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Hoffmann, R. A wiki for the life sciences where authorship matters. Nature Genetics (2008)
 
 
 
 
 

Progressive growth of rat bladder carcinomas after exposure to prolonged uracil-induced urolithiasis.

Dietary uracil at the 3% level induces urinary bladder tumors in rats through urolithiasis-dependent mechanical irritation. In the present study, comparison of lesions induced by uracil administration over the different periods of 36 weeks (middle-term) and up to 103 weeks (long-term) revealed significant elevation of both incidences and multiplicity of transitional cell carcinomas (TCCs) in the long-term group. Histopathological assessment in terms of tumor biology further demonstrated significantly higher grading on the basis of the degree of cellular and structural atypia, and greater depth of invasion in the long-term group. Application of markers for cell proliferation activities including proliferating cell nuclear antigen (PCNA) and silver- binding nucleolar organizer regions (AgNORs) also revealed significantly elevated AgNOR counts in the long-term group TCC. AgNOR counts and PCNA rates in TCCs showed relation to the histological grades. Thus the present study demonstrated that prolonged uracil-induced urolithiasis causes more biologically aggressive bladder carcinomas with invasive potential. Continuous stimulation of cell proliferation presumably has the potential to facilitate multiple genetic alterations leading to development of more malignant carcinomas. However, it should be borne in mind that the difference in bladder cancer development might also be related to the fact that the animals survived longer and that the early lesions therefore had more time to progress to more advanced stages.[1]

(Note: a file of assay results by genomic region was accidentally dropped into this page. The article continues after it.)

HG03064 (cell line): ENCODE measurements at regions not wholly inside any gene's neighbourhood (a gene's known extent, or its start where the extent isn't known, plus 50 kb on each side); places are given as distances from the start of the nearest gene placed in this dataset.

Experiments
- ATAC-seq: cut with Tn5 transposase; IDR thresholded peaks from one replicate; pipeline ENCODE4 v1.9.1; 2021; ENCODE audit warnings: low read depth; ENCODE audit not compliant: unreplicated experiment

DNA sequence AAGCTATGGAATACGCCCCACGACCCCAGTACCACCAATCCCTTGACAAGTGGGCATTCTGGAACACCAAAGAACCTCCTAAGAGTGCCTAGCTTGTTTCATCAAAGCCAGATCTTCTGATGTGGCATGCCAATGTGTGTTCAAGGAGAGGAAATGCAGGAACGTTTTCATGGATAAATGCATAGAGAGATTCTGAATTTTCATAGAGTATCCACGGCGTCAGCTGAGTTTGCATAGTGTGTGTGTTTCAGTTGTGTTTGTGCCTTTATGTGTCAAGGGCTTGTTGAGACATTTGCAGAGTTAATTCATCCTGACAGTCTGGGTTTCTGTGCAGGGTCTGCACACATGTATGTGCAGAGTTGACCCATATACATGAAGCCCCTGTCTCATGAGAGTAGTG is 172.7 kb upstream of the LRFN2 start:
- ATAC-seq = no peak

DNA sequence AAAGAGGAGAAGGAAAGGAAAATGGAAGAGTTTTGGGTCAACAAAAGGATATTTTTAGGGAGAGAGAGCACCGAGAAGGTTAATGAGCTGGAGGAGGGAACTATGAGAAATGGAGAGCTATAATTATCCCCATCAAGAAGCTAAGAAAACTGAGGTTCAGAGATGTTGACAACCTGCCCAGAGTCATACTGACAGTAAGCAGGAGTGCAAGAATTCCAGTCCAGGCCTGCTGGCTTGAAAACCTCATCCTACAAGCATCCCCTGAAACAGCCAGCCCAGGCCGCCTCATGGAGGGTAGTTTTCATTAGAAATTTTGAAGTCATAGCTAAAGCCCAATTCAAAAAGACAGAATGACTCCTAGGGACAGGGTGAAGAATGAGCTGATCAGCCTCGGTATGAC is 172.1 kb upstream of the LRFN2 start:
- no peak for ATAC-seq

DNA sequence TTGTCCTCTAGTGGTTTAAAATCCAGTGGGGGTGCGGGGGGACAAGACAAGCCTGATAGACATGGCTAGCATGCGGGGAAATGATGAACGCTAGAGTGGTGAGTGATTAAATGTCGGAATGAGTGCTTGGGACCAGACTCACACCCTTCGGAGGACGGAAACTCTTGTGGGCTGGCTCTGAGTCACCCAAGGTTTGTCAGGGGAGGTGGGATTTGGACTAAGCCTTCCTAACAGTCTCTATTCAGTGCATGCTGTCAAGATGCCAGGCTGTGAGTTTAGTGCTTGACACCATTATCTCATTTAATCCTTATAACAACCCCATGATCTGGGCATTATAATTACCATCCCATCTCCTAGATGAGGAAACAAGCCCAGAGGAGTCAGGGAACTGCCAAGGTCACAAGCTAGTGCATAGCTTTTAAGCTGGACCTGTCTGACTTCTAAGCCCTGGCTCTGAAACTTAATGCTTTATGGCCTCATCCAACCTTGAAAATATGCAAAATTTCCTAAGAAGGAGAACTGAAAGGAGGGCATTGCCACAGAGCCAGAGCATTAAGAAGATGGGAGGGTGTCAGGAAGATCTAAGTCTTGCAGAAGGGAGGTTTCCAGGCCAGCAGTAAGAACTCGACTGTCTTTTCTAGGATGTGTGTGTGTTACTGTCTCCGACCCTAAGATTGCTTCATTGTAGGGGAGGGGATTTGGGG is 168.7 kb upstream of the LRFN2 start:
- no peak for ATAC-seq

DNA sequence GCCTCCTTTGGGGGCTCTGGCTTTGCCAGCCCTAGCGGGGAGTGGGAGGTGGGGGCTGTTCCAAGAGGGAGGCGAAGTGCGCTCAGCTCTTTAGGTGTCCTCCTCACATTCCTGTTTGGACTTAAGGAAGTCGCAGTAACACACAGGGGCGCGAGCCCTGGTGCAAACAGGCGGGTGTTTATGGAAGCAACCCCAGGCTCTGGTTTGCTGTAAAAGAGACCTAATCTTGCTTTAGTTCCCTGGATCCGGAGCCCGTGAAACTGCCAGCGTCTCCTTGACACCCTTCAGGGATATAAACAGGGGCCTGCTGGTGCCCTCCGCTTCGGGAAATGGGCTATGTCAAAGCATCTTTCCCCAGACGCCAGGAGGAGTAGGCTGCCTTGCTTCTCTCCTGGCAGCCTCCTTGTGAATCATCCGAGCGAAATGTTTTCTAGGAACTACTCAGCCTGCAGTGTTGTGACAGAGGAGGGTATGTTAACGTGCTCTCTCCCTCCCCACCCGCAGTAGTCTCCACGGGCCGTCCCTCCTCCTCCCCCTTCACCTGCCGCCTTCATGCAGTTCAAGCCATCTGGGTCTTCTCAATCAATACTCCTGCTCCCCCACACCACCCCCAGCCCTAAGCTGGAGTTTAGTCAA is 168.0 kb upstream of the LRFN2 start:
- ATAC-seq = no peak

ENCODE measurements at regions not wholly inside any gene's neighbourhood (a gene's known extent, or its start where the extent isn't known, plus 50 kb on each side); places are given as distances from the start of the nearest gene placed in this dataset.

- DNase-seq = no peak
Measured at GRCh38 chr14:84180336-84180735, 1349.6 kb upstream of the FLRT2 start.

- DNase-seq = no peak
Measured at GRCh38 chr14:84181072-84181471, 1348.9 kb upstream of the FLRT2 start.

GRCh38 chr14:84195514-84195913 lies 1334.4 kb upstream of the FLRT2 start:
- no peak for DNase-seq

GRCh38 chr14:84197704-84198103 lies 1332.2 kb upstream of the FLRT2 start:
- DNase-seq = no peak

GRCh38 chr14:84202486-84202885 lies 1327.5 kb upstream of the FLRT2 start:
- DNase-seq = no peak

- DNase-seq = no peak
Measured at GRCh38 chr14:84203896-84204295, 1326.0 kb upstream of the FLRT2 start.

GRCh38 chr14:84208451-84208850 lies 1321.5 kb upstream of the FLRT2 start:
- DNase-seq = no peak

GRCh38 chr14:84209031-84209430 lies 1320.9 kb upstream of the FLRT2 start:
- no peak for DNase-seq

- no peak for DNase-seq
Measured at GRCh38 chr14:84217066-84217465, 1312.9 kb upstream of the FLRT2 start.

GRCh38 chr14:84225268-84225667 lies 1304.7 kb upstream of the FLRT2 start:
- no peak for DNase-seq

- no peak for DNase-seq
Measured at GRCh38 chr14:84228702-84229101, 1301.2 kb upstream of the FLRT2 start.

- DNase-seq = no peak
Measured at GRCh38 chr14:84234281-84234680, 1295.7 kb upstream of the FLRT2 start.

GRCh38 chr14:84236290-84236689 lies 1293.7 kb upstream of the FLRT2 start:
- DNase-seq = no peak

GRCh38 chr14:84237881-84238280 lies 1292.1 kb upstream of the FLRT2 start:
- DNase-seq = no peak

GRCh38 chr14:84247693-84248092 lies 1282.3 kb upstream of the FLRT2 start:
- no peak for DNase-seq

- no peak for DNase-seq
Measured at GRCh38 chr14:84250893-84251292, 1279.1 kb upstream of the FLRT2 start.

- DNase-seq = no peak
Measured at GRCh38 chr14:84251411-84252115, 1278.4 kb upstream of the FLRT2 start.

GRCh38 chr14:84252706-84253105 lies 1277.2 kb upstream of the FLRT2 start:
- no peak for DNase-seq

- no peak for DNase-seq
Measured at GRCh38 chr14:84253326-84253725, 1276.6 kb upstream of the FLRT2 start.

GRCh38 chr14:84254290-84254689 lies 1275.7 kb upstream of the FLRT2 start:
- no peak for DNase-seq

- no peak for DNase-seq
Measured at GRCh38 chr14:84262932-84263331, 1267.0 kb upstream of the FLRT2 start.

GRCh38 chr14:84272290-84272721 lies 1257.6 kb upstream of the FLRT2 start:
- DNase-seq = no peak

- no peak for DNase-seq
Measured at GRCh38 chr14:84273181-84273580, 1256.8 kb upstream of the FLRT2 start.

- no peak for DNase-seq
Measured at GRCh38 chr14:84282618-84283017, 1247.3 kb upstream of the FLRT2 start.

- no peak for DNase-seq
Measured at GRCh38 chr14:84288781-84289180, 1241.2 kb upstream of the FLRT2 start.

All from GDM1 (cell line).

References

  1. Progressive growth of rat bladder carcinomas after exposure to prolonged uracil-induced urolithiasis. Shibata, M.A., Shirai, T., Takahashi, S., Takesada, Y., Iwata, H., Okumura, M., Fukushima, S. Teratog., Carcinog. Mutagen. (1994) [Pubmed]
 
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